Yesterday afternoon I checked my e-mail and found something from the ScienceBlogs management. Apparently there was to be a new blog around here sponsored by PepsiCo. that was to focus on nutrition and other food related issues. I only skimmed the e-mail and did not really think much about it. I am still on blog vacation, after all, and I wanted to get back to my other work.
Later in the day I decided it was time for a break. Figured I'd check in with my favorite Science Blogs and see if anything was happening. Turns out, something was.
Apparently a lot of my fellow bloggers were up in arms about the new blog. To the point where several decided they must leave ScienceBlogs in disgust. Phrases like “corporate sleaze” and “incompetence” were being thrown around. Apparently there was massive disrespect shown by management towards their bloggers. To paraphrase Lloyd Bridges from Airplane, looks like I picked the wrong week to take a break from blogging.
I won't rehash here the ethical issues raised by the blog. They have been adequately discussed elsewhere, and I am sure you do not need me to explain them to you. It was certainly a bad blurring of the line between editorial and advertising content. The idea of having a major corporation buy blog space under the same banner that houses “real” science blogs is not very appealing, to put it kindly. It seemed a bit galling that one of the biggest producers of junk food in the nation was going to be blogging about nutrition.
On the other hand, we have had corporate blogs around here before without any major histrionics. They usually do not last long, and they are very easy to ignore. The PepsiBlog was clearly labeled as “Advertorial” and its affiliation with Pepsi could hardly be missed. (Apparently this was not the case when it first went public, which explains part of the anger directed towards it). There was also the fact that they had not posted anything beyond a brief introduction. I wanted to read some actual content before passing judgment. In principle there is a good blog to be written by food scientists in industry, and I do not think it is fair to dismiss their contributors out of hand simply because they worked for Pepsi. If it turned out to be the asinine propaganda blog everyone feared then it would quickly die for lack of readers.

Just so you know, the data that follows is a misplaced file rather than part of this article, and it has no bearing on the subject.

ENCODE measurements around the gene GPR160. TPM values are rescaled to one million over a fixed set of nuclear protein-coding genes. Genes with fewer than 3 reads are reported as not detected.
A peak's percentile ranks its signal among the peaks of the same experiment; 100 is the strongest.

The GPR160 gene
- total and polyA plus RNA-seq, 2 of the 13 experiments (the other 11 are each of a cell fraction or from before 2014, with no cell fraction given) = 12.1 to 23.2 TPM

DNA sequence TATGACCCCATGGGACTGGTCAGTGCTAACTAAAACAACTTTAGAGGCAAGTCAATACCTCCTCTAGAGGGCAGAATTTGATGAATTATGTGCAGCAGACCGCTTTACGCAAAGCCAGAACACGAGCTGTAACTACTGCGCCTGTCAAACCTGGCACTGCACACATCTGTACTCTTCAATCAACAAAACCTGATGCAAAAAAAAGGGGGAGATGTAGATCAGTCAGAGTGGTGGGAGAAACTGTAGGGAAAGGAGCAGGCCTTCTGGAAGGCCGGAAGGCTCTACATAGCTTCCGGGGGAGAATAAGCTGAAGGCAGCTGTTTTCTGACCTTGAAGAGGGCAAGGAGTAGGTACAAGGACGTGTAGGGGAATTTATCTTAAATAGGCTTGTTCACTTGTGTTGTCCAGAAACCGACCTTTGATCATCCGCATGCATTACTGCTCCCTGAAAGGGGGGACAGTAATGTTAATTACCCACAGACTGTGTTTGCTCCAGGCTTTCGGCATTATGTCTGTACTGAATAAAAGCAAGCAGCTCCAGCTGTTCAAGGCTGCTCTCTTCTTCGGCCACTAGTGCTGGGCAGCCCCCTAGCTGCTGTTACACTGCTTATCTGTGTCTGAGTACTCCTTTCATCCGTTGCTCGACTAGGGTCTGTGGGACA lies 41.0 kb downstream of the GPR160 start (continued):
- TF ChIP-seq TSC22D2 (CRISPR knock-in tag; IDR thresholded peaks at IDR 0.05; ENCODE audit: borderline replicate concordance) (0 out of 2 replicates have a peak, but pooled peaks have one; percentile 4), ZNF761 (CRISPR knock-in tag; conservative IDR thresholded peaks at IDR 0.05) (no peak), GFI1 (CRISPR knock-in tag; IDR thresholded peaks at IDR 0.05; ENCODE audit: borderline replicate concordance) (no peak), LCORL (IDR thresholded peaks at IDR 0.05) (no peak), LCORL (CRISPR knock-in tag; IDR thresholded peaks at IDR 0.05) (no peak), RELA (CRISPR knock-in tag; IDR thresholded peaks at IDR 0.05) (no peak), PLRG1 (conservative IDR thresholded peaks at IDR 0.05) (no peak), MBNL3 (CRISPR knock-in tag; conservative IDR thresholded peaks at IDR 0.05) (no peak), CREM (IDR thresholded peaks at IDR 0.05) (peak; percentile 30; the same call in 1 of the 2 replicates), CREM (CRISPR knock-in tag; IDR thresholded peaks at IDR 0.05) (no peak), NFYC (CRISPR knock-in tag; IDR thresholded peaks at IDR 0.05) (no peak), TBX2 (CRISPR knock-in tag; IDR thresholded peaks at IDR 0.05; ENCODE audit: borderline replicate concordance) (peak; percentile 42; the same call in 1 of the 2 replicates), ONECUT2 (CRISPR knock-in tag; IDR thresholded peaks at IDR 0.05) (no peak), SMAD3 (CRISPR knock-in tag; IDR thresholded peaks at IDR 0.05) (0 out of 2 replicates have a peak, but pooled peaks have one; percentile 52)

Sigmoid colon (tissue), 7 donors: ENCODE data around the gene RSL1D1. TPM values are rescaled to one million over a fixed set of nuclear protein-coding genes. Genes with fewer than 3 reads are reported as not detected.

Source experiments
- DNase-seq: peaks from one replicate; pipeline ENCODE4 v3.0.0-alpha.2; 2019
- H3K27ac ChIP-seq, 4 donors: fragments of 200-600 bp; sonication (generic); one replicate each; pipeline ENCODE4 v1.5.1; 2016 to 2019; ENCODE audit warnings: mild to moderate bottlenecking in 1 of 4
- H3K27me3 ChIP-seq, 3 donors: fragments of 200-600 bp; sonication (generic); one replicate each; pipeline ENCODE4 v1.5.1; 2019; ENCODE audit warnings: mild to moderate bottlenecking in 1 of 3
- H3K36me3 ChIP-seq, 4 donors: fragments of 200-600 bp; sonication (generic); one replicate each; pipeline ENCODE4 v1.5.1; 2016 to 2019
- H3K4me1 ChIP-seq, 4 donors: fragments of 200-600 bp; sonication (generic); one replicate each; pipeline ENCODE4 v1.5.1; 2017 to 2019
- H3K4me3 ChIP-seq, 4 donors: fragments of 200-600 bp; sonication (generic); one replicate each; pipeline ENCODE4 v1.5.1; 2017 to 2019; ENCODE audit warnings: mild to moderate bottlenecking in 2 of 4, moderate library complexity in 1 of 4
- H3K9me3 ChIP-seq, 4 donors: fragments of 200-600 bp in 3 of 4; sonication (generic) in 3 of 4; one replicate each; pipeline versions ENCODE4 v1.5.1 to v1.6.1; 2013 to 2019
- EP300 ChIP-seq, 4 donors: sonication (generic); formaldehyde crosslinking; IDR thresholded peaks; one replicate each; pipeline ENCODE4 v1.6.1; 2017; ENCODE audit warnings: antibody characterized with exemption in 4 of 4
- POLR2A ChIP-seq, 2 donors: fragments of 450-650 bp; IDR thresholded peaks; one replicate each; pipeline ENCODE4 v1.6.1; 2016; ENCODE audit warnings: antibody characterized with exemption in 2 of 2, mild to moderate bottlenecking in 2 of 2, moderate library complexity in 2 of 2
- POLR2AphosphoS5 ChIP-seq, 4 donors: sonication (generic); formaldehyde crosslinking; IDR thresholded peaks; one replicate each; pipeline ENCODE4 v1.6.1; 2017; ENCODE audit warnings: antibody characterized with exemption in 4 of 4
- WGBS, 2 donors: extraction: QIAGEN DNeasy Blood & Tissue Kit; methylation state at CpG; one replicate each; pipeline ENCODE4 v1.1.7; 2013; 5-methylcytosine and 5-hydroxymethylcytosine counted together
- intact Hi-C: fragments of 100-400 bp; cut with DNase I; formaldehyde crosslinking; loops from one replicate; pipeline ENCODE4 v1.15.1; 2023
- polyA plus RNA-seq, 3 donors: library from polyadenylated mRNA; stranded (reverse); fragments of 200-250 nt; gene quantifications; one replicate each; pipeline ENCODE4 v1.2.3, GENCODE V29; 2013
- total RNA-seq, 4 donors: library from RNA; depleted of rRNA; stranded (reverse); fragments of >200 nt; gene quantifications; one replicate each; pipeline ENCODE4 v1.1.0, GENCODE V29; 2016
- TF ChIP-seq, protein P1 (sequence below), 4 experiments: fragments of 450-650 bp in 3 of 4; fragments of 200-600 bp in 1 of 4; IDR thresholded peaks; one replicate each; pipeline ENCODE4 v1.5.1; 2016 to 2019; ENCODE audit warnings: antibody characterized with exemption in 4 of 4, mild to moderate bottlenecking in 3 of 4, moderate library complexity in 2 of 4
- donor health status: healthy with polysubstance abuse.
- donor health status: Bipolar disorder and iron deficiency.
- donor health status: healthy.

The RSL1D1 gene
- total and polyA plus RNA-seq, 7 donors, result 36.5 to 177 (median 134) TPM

And then there is the most obvious point of all. We are in the midst of a major economic downturn and the publishing industry has been especially hard hit. It takes money to keep the lights on around here, and sometimes that means tolerating some things you would rather not tolerate.
Today it was announced that the blog had been nixed. I am not sorry to see it go, though I do worry about what it portends for the financial health of Science Blogs. The folks at Seed Media Group have put together something amazing here. It was downright visionary when they first conceived the idea of assembling a stable of first-rate bloggers writing about virtually every aspect of science. I was honored to be chosen among the earliest bloggers here. I have never regretted my decision to join, including after this little dust-up.
I am decidedly less impressed with the petulance and self-righteousness of some of my fellow bloggers. The nattering about how our credibility as bloggers was threatened by the PepsiBlog strikes me as terribly overwrought. I very much doubt that anyone is confused about our status as a loose confederation of independent bloggers, or seriously worries that somehow the content of our blogs is being influenced by outside corporate interests. Perhaps I am naive, but I simply am not worried that anyone will see one of my posts on science and religion and wonder if I am just parroting the lines of the corporation that owns me.